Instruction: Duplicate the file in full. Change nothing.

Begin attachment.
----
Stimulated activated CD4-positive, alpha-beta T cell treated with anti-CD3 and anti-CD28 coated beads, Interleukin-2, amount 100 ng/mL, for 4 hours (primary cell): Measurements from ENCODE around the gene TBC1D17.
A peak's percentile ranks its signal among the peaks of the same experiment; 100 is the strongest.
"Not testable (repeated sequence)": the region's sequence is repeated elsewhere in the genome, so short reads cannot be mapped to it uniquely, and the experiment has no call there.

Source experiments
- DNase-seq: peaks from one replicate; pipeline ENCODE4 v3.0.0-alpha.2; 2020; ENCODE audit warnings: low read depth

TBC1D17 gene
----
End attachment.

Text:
Stimulated activated CD4-positive, alpha-beta T cell treated with anti-CD3 and anti-CD28 coated beads, Interleukin-2, amount 100 ng/mL, for 4 hours (primary cell): Measurements from ENCODE around the gene TBC1D17.
A peak's percentile ranks its signal among the peaks of the same experiment; 100 is the strongest.
"Not testable (repeated sequence)": the region's sequence is repeated elsewhere in the genome, so short reads cannot be mapped to it uniquely, and the experiment has no call there.

Source experiments
- DNase-seq: peaks from one replicate; pipeline ENCODE4 v3.0.0-alpha.2; 2020; ENCODE audit warnings: low read depth

TBC1D17 gene